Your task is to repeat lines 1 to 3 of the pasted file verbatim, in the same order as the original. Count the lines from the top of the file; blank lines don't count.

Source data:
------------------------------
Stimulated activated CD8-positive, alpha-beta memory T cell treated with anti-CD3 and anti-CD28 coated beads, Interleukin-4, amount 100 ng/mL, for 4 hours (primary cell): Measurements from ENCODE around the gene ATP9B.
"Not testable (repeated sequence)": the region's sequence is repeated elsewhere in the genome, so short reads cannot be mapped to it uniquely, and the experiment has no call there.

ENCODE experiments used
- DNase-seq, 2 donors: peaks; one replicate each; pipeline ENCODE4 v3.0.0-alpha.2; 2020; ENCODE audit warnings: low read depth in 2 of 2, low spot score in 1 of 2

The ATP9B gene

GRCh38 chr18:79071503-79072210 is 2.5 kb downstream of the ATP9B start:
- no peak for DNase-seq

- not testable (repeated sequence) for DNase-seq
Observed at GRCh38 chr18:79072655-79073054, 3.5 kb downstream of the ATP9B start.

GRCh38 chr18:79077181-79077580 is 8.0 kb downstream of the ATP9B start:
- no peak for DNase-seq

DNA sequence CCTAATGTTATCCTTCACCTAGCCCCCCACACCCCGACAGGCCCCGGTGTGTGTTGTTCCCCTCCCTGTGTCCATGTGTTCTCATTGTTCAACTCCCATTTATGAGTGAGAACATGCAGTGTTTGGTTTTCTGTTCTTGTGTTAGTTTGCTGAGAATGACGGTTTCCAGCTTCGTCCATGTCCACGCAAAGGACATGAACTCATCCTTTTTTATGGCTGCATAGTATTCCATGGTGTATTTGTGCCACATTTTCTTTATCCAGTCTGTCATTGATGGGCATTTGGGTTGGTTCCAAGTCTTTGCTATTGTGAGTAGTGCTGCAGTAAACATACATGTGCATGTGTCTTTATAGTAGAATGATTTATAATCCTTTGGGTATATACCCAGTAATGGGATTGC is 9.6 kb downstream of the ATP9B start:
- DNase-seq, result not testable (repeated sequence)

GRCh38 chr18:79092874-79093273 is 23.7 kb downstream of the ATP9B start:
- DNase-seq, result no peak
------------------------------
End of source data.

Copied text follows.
Stimulated activated CD8-positive, alpha-beta memory T cell treated with anti-CD3 and anti-CD28 coated beads, Interleukin-4, amount 100 ng/mL, for 4 hours (primary cell): Measurements from ENCODE around the gene ATP9B.
"Not testable (repeated sequence)": the region's sequence is repeated elsewhere in the genome, so short reads cannot be mapped to it uniquely, and the experiment has no call there.

ENCODE experiments used